Warnham Local Nature Reserve has a long history of being particularly biodiversity rich. The Reserve itself is nestled on the north side of Horsham and is made up of a wide range of habitats from reedbeds and open water to typha swamp and coniferous woodland. In total over 3000 species have been recorded from many different taxon groups from beetles to mites and birds to dragonflies, most groups have some representation. A more detailed description of the main species groups can be found below:
The mixture of habitats at Warnham LNR plays host to a wide range of species both resident and migrant. In winter the Woodpecker Hide offers the most activity with flocks of Lesser Redpoll, Siskin and the occasional Brambling amongst the commoner species such as Marsh Tit, Coal Tit and Nuthatch.
The Millpond is home to many wetland birds such as Pochard, Tufted Duck, Coot and Great Crested Grebe. Kingfishers are seen daily throughout the year with the peak occurring in August when the youngsters are on the wing. Beyond the Millpond there is also a thriving Grey Heron colony which averages 15-20 breeding pairs each year.
The reedbed offers a breeding site for Reed Warblers, Reed Buntings, Water Rails and even the elusive Bittern in the coldest of winters. Around the woodland rides many of our summer visitors such as Garden Warbler, Blackcap, Chiffchaff and Whitethroat stay to breed.
The edges of the Millpond are very attractive to migrant wading birds and Common Sandpiper, Green Sandpiper and Snipe are often seen. Whimbrel, Avocet, Jack Snipe and Greenshank are scarcer but regular visitors during spring and autumn passage.
Raptors are a regular feature of the Reserve due to the large number of prey items which can be found here. Red Kites are ever increasing in regularity and Sparrowhawk, Kestrel and Common Buzzard are seen daily. In spring and autumn the Millpond often attracts the attention of migration Ospreys too.
Lots of work has been put in to creating a number of well lit, warm woodland rides particularly in the Millpond Plantation on the east side of the Reserve. This has been of great benefit to the butterfly population with high numbers of Silver-washed Fritillary, White Admiral and Ringlet frequently seen. Scarcities such as Brown Hairstreak, Purple Emperor are recorded annually and 2016 saw our first sighting of Long-tailed.
Warnham is renowned as one of the county’s best dragonfly sites with many of the Sussex specialities found on the Reserve. Brilliant and Downy Emerald are regularly seen as well as good numbers of the Scarce Chaser and White-legged Damselfly both of which are rare and elusive species nationally. At the dipping ponds you can regularly see up to eight species of odonatan in a single afternoon.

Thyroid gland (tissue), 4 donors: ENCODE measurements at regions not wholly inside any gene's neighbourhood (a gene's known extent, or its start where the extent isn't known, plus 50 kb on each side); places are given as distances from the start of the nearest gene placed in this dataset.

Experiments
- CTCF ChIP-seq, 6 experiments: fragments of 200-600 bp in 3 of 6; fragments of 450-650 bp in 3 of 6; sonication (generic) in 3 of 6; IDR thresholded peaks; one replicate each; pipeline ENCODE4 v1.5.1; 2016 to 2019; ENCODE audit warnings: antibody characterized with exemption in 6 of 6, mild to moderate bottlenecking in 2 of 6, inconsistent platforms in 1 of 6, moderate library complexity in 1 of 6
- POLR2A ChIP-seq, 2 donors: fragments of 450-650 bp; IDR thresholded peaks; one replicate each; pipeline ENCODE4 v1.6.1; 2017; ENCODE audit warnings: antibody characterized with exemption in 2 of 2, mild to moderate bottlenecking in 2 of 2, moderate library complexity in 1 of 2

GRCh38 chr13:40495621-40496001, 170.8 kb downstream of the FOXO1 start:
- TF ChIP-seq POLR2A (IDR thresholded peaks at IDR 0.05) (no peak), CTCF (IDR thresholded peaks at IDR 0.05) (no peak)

Roe Deer, Bank Vole and Red Fox are our most recorded mammals and these together with Grey Squirrel and Rabbit are seen daily around Reserve. Common Shrew and Wood Mice are often noted scuttling around the quieter areas. The Millpond offers excellent foraging for a number of Bat species in particular Daubenton and Soprano Pipistrelle. Weasel and Stoat are elusive though resident on the site and we are always hopeful that Water Vole and Otter may return.
A rich and diverse flora is present all around the Reserve which is helped no end by the mosaic of habitats. Specialities such as Broad-leaved Helleborine and Stingless Nettle are nestled in amongst more common species such as Common Spotted Orchid, Sneezewort and Betony – this all making for a botanical frenzy at any time of year. Mill Meadow is the most botanically rich area on the Reserve with over 200 species of plant found.
The large amount of deadwood left on site has meant the mycological interest on the site has been very high leading to an excellent species total. Many of the readily identifiable species such as Chicken of the Woods and Fly Agaric are common throughout the Reserve.
Over twenty years of surveying moths has led to a huge list of species and once again the mixture of habitats from reedbeds and broad-leaved woodland to conifer plantations and high quality wildflower meadows has resulted in an excellent range of species. Particularly rare species such as Rush Wainscot and Metalampra italica are often encountered annually. A number of nationally scarce and red data book species are found to breed on site.
Reptiles & Amphibians
The Reserve plays host to strong populations of Grass Snake, Slow-worm, Smooth Newt, Common Toad and Common Frog. There is also an ever increasing population of Marsh Frog which you can often hear singing all day from the beginning of May to the end of June. Historical records of Adder and Edible Frog are also noteworthy additions to the rich herpetofauna.